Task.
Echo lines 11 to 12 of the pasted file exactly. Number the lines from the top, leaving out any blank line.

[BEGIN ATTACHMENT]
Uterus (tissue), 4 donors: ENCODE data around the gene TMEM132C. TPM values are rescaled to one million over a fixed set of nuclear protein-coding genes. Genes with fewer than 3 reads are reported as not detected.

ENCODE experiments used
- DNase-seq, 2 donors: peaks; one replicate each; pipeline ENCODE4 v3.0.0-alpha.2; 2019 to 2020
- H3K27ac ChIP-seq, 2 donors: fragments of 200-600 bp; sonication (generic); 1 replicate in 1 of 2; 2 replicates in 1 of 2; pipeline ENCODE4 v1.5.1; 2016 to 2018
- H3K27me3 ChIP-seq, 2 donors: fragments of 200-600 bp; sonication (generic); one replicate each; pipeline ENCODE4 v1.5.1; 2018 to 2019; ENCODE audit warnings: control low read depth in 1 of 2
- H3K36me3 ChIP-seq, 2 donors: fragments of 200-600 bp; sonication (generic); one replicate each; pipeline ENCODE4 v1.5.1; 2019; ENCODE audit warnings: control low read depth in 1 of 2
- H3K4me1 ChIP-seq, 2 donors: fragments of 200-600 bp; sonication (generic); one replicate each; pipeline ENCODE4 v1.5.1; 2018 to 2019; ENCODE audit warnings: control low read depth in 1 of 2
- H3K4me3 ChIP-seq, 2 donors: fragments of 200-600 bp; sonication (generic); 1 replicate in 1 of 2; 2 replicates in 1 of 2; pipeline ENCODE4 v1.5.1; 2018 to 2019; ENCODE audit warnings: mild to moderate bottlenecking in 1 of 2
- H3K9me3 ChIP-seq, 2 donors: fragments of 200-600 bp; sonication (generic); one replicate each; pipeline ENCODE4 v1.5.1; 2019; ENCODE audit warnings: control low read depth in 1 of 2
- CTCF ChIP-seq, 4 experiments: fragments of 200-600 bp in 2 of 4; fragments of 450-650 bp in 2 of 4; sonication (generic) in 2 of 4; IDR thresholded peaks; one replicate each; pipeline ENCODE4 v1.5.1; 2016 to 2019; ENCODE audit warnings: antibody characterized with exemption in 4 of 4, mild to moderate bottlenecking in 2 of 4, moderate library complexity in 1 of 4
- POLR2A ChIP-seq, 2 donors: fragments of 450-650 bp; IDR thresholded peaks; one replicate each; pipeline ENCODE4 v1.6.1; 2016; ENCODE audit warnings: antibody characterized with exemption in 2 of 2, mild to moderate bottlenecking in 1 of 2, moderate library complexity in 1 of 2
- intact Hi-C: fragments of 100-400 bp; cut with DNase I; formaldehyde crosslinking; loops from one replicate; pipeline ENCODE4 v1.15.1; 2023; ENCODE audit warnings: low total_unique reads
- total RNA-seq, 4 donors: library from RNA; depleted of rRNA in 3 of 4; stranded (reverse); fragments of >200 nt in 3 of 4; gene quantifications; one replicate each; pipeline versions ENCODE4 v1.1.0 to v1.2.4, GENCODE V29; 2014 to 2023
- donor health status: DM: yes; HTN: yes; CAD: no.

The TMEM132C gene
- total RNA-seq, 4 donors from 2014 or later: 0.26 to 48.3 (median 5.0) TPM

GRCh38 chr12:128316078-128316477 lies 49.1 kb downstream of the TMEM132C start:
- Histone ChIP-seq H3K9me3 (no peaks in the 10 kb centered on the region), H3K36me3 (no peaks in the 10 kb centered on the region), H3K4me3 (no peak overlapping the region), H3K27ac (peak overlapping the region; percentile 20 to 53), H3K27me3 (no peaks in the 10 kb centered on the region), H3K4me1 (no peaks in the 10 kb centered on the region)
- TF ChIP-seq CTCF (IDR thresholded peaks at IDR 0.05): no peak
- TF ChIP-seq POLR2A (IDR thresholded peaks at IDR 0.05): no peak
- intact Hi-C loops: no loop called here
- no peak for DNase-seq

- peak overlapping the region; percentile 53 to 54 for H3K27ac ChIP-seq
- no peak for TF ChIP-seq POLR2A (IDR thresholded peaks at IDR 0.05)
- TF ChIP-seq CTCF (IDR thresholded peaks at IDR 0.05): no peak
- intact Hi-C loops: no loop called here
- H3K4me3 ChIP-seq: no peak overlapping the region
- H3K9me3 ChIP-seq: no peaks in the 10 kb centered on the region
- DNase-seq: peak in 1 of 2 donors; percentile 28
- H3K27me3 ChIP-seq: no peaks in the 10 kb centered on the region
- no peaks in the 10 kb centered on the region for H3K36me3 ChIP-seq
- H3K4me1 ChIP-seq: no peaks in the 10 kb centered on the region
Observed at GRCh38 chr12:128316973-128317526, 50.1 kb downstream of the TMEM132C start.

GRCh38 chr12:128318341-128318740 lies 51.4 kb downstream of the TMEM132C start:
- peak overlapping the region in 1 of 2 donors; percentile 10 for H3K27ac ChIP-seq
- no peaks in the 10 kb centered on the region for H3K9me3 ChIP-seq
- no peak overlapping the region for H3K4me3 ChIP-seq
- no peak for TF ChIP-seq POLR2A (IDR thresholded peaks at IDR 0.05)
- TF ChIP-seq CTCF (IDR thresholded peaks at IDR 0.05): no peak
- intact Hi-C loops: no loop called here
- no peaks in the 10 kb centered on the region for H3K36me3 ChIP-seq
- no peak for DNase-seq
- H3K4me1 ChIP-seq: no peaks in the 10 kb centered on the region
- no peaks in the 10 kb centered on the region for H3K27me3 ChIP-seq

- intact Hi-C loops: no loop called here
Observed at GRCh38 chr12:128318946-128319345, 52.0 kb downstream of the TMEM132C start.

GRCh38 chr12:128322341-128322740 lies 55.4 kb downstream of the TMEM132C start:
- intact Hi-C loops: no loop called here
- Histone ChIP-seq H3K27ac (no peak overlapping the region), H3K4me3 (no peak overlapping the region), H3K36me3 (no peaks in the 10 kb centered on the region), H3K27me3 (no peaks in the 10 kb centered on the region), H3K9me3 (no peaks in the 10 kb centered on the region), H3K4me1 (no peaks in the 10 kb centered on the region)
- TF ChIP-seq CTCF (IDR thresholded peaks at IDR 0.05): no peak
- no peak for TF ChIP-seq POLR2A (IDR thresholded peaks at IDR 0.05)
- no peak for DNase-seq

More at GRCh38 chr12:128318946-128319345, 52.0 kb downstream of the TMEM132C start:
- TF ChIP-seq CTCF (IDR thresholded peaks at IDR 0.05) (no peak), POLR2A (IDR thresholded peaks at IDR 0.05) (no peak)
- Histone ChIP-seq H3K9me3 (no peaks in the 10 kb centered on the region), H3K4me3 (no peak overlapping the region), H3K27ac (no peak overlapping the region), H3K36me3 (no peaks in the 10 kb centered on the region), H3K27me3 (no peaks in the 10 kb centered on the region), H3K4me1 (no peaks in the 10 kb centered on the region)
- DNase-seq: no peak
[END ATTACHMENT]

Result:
- POLR2A ChIP-seq, 2 donors: fragments of 450-650 bp; IDR thresholded peaks; one replicate each; pipeline ENCODE4 v1.6.1; 2016; ENCODE audit warnings: antibody characterized with exemption in 2 of 2, mild to moderate bottlenecking in 1 of 2, moderate library complexity in 1 of 2
- intact Hi-C: fragments of 100-400 bp; cut with DNase I; formaldehyde crosslinking; loops from one replicate; pipeline ENCODE4 v1.15.1; 2023; ENCODE audit warnings: low total_unique reads